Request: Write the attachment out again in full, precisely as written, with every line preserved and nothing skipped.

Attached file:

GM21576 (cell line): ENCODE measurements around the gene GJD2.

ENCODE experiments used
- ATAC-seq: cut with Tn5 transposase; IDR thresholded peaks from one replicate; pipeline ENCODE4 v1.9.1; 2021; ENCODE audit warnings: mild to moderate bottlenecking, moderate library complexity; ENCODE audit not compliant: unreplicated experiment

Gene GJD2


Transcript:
GM21576 (cell line): ENCODE measurements around the gene GJD2.

ENCODE experiments used
- ATAC-seq: cut with Tn5 transposase; IDR thresholded peaks from one replicate; pipeline ENCODE4 v1.9.1; 2021; ENCODE audit warnings: mild to moderate bottlenecking, moderate library complexity; ENCODE audit not compliant: unreplicated experiment

Gene GJD2